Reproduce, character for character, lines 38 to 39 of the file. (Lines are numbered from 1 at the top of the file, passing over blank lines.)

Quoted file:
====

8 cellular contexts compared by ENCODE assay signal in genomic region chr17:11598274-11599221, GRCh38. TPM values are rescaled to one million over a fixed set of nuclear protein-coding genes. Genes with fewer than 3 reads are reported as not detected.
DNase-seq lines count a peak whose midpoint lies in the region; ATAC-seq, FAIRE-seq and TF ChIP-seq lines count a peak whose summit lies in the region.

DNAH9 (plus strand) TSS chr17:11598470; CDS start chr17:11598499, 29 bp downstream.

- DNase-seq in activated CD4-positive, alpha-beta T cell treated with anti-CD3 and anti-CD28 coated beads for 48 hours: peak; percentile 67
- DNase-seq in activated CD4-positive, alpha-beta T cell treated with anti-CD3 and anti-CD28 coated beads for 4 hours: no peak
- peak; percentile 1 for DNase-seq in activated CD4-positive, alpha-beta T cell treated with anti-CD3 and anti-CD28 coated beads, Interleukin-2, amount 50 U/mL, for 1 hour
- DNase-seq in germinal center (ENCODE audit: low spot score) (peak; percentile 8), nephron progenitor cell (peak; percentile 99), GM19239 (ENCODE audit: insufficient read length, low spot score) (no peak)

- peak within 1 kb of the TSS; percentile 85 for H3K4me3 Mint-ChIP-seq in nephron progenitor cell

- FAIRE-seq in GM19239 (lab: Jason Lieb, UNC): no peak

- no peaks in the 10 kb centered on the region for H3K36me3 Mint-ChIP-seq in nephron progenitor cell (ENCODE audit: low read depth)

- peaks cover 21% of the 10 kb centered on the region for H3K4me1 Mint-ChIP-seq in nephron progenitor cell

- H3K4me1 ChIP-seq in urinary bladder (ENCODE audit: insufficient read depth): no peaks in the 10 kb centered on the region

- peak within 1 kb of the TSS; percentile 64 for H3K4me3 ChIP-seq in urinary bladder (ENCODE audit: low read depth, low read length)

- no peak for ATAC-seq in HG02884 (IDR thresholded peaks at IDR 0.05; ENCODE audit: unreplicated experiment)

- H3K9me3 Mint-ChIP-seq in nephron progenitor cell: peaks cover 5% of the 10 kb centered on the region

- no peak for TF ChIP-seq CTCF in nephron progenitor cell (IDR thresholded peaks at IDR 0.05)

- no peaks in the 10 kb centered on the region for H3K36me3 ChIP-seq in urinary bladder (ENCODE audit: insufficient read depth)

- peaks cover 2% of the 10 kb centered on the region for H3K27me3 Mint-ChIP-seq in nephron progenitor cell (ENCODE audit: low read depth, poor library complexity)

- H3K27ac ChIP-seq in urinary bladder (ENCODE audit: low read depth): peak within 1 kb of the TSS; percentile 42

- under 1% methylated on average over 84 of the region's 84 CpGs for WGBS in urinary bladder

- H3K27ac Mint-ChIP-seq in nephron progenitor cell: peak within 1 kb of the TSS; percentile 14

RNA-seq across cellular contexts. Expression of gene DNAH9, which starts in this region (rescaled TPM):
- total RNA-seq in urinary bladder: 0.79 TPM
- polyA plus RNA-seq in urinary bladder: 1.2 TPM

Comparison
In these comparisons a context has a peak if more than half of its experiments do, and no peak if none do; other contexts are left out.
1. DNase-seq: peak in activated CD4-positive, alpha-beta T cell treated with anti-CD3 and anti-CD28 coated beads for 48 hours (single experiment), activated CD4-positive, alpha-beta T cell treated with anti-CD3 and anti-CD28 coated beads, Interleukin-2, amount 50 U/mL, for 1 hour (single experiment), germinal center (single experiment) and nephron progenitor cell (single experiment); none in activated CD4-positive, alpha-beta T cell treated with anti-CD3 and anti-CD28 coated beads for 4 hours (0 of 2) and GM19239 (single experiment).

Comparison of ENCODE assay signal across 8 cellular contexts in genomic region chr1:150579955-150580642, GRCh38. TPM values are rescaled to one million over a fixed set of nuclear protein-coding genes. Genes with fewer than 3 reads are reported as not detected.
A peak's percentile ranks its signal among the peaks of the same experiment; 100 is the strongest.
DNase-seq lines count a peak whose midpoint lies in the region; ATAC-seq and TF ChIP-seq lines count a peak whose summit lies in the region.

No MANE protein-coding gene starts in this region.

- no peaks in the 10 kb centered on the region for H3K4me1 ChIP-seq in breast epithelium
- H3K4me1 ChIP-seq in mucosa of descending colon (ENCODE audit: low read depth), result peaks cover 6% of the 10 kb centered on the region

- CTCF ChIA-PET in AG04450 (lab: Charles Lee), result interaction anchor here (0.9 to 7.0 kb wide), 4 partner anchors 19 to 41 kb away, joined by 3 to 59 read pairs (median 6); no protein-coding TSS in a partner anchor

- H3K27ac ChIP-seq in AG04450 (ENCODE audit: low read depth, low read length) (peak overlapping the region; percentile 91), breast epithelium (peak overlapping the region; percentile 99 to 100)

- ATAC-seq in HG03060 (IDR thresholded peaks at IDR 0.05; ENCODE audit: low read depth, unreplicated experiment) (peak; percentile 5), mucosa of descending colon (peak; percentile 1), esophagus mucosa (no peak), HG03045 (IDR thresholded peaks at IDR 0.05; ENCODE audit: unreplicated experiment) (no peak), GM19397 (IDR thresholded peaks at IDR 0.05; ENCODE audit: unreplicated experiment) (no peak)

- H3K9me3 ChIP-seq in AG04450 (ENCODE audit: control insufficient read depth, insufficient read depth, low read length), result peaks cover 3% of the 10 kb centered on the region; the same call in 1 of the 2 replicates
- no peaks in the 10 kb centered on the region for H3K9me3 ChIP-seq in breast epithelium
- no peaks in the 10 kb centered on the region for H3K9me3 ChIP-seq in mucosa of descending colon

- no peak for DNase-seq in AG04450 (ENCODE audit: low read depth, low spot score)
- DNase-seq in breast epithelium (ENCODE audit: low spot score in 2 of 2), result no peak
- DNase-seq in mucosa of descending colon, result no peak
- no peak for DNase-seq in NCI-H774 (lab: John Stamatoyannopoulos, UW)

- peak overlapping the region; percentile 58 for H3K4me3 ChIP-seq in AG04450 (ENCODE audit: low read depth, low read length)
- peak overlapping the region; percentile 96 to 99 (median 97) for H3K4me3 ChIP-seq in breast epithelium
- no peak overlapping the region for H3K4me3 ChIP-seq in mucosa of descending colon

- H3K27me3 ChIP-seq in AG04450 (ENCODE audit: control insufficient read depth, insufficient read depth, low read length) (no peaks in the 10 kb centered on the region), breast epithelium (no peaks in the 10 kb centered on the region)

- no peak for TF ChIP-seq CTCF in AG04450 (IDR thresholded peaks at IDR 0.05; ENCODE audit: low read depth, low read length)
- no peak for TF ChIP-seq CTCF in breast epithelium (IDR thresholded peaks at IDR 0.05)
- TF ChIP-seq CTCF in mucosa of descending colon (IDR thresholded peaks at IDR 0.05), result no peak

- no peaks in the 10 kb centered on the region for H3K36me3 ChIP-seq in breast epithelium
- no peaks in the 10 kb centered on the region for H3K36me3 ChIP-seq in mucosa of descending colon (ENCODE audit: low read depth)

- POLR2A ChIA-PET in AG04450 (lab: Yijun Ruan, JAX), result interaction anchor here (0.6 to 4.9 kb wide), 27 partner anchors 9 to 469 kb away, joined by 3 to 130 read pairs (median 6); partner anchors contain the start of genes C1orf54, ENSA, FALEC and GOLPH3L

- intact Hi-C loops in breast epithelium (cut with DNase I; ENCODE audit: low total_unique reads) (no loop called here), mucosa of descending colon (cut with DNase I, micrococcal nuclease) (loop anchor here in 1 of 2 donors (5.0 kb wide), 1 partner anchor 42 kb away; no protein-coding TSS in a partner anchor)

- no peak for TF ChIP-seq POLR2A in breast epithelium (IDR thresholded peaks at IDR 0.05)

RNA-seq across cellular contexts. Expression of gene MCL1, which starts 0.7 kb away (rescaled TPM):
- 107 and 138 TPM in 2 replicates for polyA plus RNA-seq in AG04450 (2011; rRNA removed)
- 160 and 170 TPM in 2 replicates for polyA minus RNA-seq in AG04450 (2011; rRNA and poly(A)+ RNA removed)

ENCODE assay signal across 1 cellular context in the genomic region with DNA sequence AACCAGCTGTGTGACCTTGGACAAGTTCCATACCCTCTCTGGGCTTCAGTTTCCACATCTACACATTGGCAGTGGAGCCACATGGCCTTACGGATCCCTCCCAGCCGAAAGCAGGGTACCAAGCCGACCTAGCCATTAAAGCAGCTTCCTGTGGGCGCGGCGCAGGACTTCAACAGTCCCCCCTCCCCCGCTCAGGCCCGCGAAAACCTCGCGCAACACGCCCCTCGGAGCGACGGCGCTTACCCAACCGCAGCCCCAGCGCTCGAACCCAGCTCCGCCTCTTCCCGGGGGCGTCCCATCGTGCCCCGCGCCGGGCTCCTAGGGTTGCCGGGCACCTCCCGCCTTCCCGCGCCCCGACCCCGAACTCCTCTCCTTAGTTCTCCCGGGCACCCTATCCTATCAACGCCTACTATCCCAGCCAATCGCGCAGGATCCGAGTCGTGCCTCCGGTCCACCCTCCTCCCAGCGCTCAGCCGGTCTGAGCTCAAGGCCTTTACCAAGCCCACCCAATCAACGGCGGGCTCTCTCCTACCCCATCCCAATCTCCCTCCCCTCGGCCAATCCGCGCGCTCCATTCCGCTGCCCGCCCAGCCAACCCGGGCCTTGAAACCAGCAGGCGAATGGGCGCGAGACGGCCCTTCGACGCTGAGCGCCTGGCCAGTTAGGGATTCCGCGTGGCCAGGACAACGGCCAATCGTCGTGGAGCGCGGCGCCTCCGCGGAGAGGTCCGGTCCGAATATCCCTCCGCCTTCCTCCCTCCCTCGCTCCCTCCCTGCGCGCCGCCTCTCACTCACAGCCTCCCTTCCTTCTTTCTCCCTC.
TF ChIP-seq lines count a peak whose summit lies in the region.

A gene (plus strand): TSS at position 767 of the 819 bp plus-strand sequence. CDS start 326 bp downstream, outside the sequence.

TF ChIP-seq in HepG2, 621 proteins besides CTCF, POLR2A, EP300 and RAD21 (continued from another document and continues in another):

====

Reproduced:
- no peaks in the 10 kb centered on the region for H3K9me3 ChIP-seq in breast epithelium
- no peaks in the 10 kb centered on the region for H3K9me3 ChIP-seq in mucosa of descending colon